We crossed the Ohio River ferry into Illinois in the crisp early morning sunlight and enjoyed a couple of days of rolling fields, towns and forests but onyl just survived the muggy, mosquito-filled nights. We cycled for a day alongside the mighty Mississippi before crossing as a convoy into Missouri and the Ozark Mountains – a self-propelled rollercoaster rides of forested humid hills (State warnings of dangerously high heat indexes ringing in our ears) and a toughest challenge. And then Kansas – flat, straight, hot, windy and passing through the epicenter of the breadbowl’s harvest with all the trucks and combines that entails. Some call Kansas boring but the wide open spaces of the unplowed and unending Flint Hills were awesome and we shared the fourth of July celebrations in a tiny community with a big atmosphere (and thunderstorm!). Colorado rose up at the end of the Great Plains with sagebush, wildlife and snow-capped mountains. Amongst the flowering alpine meadows we spotted elk deer and antelope.
At the State line of wonderful Wyoming, the headwind started. Antelope, cowboys and geothermal springs failed to distract us from this fact. The stunning jagged Teton Mountains rising up from Jackson Bowl, buffalo (or bison?!), rodeos, and the odd close encounter with bears did. And now Montana – all of above was mere training as to the definition of wide open spaces. Frontier tails of Trails and the Gold Rush litter the landscape. You appreciate how far north we have come by the bitter cold air first thing.
We are part of a group of around a dozen riders with two leaders from Adventure Cycling who provide support by driving a van which carries our luggage during the day. We camp in city parks, gardens, community/church halls (my favourite, as they were usually cool) and even a commercial campground or motel as a treat.
We’re over halfway and on the downhill stretch – although we know there’ll be plenty of uphills before the Pacific and Oregon! Some days are long and over 70 miles, others shorter. Sometimes we have help (gradients or winds) but more often than not they hinder. Somedays we pass through historic monuments, national parks or state wildlife reserves, otherdays we just ride on one road past nothing but cornfields (no, literally in Kansas). We are sharing an amazing adventure and somehow managing to overcome all the nasties – the aching legs/bottoms/arms, the confusing turns and never-ending inclines.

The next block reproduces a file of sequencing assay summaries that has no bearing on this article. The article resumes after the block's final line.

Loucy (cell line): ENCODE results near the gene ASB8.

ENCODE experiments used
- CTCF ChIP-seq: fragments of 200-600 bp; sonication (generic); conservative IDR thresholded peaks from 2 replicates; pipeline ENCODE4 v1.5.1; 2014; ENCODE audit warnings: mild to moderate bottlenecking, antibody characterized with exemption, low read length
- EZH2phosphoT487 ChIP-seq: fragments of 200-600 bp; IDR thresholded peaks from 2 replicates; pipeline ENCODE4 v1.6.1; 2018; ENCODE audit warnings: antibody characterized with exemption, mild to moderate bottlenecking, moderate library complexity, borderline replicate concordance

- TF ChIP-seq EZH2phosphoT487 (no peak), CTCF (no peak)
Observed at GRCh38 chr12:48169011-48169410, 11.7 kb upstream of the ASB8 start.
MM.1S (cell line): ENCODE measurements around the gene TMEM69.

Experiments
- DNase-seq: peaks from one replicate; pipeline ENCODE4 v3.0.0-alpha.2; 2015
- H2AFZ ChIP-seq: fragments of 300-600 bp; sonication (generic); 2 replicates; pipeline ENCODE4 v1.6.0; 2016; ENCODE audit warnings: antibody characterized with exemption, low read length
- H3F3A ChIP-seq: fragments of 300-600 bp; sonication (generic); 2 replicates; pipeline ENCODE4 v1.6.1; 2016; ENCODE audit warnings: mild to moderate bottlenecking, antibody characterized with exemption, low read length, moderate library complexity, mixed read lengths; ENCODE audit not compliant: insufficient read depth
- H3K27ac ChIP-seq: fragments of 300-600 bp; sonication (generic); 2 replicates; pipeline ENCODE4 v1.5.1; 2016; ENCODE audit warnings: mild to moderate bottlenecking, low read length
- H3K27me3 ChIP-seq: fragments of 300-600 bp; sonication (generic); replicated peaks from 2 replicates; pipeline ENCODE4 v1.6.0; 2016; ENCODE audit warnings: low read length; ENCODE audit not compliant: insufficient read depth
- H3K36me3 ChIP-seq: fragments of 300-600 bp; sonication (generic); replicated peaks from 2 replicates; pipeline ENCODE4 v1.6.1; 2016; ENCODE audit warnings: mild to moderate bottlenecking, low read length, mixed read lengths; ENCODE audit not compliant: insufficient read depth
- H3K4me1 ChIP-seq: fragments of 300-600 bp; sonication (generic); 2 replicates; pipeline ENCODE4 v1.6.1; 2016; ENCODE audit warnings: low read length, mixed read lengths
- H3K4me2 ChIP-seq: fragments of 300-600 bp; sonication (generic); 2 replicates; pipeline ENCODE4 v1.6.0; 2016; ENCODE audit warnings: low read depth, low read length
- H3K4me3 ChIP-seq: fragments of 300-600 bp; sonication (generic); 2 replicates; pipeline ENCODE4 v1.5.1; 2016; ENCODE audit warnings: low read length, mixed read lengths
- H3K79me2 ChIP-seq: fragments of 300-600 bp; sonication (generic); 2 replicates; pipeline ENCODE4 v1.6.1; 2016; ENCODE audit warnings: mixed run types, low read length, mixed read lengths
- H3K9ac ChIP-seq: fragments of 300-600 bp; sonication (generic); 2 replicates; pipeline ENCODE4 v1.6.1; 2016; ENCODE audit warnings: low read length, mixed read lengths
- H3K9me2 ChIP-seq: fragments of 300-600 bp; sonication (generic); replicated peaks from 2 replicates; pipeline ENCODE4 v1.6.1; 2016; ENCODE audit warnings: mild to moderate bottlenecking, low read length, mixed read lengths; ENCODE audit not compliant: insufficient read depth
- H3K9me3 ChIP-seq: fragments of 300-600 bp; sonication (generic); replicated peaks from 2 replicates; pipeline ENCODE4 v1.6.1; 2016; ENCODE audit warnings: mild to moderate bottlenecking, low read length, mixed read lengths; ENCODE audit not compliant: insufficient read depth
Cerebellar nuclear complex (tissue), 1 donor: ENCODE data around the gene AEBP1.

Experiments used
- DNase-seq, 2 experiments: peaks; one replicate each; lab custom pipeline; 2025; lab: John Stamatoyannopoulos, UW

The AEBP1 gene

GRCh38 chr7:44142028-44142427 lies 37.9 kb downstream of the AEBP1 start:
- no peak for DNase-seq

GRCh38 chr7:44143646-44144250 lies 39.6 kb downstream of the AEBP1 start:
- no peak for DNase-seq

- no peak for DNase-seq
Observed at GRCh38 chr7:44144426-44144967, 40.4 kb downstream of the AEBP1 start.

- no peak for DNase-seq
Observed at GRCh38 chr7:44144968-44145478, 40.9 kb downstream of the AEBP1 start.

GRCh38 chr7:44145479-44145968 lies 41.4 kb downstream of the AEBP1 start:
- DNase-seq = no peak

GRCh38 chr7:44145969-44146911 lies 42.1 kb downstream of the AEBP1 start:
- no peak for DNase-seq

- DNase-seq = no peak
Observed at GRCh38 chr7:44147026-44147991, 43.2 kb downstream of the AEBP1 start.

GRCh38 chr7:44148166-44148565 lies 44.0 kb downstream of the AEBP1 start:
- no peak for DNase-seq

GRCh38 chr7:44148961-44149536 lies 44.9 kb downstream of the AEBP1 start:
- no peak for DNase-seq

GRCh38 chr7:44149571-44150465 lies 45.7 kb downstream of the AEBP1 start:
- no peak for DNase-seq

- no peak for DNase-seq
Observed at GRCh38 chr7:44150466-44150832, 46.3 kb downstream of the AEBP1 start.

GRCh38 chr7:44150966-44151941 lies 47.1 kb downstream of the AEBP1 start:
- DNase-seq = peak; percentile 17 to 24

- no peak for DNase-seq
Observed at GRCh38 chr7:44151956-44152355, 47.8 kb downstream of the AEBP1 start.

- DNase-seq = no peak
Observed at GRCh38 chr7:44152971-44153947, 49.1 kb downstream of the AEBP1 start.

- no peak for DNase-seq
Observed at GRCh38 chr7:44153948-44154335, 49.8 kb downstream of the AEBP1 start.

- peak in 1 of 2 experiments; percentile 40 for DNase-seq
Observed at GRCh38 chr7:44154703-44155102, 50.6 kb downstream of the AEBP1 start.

We set out to have this adventure but also to raise some much needed money for RedR (Register of Engineers for Disaster Relief). Let me tell you a little about RedR. Uniquely, they provide people and training to support aid agencies’ competent response such as the UN, Oxfam and many smaller local organisations. For 30 years, they have made a massive impact supporting the relieving suffering from disasters. RedR are a fantastic international disaster relief charity who we have supported in different ways for a number of years. Their work saves and rebuilds the lives of people affected by natural disasters and conflict by ensuring that the right people, with the right skills are available to respond.
So again, we would be very grateful for your support and we would encourgage you to consider donating through www.justgiving.com/bikeamerica. You can read more updates, see our photos and our map at www.cycleamericacoast2coast.blogspot.com
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